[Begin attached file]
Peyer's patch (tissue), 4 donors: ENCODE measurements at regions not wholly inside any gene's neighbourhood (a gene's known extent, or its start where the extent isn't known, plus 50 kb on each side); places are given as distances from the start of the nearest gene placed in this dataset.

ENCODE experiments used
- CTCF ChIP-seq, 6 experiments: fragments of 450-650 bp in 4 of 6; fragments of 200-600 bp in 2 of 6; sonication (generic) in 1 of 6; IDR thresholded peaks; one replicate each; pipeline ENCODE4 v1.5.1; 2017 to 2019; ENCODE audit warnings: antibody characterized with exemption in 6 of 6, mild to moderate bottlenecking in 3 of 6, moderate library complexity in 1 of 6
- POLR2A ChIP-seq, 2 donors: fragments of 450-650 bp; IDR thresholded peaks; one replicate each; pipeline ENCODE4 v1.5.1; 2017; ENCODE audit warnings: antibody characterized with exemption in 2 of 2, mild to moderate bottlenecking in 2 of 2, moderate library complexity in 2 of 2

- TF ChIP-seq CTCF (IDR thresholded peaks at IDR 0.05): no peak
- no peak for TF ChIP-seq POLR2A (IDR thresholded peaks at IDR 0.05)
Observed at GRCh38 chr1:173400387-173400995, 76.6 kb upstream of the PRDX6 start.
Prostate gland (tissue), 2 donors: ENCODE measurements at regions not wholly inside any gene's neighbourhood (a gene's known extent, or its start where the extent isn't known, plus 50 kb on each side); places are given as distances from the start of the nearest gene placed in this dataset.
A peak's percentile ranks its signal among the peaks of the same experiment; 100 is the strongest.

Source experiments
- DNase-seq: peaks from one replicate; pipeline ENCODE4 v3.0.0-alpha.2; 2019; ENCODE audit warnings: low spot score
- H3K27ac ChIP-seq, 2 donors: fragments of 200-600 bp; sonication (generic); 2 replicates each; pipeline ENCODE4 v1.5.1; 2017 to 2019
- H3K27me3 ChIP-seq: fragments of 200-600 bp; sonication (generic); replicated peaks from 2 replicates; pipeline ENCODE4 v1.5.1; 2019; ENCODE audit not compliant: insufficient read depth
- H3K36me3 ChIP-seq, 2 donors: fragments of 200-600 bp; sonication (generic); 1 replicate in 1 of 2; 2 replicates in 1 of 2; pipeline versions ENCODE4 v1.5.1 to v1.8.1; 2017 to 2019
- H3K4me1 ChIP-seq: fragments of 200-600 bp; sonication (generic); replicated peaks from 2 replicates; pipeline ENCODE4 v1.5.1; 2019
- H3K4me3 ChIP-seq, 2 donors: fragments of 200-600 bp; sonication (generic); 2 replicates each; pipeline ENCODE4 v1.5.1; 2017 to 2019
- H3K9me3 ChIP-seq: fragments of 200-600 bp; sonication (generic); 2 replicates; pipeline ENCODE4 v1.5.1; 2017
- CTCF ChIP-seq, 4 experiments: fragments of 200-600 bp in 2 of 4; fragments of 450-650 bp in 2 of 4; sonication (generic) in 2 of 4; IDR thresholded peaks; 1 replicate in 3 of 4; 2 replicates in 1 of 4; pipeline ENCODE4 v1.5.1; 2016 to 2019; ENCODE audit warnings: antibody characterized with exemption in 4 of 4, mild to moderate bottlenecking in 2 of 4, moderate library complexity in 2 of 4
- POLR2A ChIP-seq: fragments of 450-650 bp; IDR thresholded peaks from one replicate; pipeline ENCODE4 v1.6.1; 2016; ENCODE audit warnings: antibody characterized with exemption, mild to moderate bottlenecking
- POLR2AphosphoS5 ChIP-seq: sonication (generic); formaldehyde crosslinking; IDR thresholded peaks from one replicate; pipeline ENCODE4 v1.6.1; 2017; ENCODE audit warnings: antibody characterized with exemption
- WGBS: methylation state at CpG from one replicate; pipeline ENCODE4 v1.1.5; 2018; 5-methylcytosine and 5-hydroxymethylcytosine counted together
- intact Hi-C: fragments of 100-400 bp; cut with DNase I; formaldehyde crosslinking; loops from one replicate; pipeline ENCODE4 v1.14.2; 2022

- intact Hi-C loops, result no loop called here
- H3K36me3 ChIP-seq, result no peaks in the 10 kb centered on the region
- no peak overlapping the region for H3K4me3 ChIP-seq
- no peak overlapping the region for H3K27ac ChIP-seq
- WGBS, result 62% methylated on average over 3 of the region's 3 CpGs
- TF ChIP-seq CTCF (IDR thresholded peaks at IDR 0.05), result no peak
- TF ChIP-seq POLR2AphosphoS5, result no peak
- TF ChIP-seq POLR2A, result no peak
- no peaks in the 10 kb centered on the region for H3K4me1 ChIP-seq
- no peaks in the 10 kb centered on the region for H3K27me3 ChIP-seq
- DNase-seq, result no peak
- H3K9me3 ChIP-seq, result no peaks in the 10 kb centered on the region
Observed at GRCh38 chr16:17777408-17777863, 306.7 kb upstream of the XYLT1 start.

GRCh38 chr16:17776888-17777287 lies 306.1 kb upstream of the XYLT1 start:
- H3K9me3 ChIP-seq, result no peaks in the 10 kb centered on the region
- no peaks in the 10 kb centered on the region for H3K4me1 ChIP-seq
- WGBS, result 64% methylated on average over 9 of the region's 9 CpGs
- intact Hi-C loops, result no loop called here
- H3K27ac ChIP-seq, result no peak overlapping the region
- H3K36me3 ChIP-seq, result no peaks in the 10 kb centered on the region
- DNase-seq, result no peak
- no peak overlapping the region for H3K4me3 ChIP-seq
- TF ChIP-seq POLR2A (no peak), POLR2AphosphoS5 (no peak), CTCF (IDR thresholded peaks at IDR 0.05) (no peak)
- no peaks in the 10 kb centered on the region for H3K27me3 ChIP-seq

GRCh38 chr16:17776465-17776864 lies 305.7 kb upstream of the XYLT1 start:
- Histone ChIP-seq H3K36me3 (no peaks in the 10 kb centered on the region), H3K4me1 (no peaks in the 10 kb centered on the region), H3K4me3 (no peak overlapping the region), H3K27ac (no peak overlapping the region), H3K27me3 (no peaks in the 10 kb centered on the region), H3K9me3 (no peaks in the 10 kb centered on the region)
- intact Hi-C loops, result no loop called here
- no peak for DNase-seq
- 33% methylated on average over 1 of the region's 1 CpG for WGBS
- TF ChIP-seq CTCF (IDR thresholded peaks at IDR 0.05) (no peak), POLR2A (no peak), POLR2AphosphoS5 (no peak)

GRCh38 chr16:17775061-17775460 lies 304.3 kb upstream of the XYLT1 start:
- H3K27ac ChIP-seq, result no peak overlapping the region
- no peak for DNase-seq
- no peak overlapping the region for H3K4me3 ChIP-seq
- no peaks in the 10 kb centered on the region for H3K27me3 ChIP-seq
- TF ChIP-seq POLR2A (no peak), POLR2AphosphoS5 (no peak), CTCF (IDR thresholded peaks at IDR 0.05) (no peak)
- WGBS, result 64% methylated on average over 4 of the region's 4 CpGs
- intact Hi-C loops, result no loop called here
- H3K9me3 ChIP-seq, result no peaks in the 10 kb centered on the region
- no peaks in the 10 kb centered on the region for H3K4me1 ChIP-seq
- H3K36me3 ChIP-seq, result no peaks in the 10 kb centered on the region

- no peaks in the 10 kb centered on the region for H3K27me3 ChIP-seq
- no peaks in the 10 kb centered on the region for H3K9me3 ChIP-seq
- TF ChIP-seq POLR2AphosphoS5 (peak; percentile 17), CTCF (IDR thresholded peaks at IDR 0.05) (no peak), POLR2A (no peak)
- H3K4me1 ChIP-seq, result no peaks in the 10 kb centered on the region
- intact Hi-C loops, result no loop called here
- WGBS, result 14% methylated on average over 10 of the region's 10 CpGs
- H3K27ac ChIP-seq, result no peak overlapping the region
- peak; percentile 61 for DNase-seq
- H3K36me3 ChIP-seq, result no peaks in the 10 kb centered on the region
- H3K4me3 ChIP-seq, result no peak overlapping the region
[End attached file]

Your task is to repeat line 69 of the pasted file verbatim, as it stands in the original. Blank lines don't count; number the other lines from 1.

- WGBS, result 14% methylated on average over 10 of the region's 10 CpGs